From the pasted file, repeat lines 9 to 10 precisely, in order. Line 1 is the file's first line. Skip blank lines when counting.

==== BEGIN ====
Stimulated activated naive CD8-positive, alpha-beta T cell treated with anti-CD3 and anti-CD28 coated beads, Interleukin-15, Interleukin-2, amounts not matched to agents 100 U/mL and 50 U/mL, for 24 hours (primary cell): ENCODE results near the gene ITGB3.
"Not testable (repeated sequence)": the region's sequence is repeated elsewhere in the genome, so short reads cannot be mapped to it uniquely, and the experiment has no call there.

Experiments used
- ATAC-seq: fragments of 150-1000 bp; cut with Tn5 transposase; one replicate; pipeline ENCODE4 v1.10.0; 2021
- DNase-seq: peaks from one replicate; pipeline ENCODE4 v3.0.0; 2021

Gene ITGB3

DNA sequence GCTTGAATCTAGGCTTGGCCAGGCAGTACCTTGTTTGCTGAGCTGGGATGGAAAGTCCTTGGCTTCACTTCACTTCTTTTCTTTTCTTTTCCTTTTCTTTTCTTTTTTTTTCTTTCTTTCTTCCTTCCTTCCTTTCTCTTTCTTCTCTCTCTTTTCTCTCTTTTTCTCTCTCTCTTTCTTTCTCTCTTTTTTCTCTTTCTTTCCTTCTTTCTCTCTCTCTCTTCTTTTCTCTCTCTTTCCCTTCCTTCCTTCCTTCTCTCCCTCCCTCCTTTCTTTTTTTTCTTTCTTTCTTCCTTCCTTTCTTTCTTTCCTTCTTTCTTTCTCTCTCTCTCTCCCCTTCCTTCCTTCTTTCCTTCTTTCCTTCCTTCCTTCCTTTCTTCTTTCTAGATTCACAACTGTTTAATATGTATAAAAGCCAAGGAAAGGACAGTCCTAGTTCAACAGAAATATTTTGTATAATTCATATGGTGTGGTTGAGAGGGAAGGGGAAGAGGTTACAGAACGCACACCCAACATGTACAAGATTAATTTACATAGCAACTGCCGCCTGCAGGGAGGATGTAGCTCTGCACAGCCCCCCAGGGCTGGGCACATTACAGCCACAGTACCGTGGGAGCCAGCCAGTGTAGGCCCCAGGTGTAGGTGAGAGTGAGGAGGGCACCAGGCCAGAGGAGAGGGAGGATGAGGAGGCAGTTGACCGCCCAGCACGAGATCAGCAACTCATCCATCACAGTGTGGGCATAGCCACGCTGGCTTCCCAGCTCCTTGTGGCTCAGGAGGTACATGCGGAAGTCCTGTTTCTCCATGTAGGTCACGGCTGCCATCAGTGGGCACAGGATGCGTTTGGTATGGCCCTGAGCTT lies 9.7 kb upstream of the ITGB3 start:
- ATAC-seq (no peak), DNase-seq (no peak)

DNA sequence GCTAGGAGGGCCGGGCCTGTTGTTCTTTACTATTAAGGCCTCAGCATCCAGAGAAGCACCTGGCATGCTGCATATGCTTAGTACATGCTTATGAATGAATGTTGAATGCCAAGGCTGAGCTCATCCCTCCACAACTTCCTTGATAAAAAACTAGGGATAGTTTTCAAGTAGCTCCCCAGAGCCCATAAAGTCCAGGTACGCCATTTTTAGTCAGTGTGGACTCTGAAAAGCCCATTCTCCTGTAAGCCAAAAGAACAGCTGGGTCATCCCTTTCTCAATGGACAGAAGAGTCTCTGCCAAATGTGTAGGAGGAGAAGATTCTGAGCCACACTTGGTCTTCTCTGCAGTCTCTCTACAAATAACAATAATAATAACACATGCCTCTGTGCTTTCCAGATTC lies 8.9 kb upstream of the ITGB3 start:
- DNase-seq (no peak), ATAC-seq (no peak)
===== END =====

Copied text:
DNA sequence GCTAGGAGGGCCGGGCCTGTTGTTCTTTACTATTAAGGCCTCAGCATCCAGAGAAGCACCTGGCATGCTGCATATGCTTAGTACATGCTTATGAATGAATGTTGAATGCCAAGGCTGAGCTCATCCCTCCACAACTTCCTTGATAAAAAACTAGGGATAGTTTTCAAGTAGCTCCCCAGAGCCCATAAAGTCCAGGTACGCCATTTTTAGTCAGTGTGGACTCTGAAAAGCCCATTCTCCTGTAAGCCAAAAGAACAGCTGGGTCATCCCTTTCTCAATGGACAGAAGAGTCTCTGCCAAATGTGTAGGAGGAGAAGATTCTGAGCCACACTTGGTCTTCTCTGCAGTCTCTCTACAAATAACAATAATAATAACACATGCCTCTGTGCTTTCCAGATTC lies 8.9 kb upstream of the ITGB3 start:
- DNase-seq (no peak), ATAC-seq (no peak)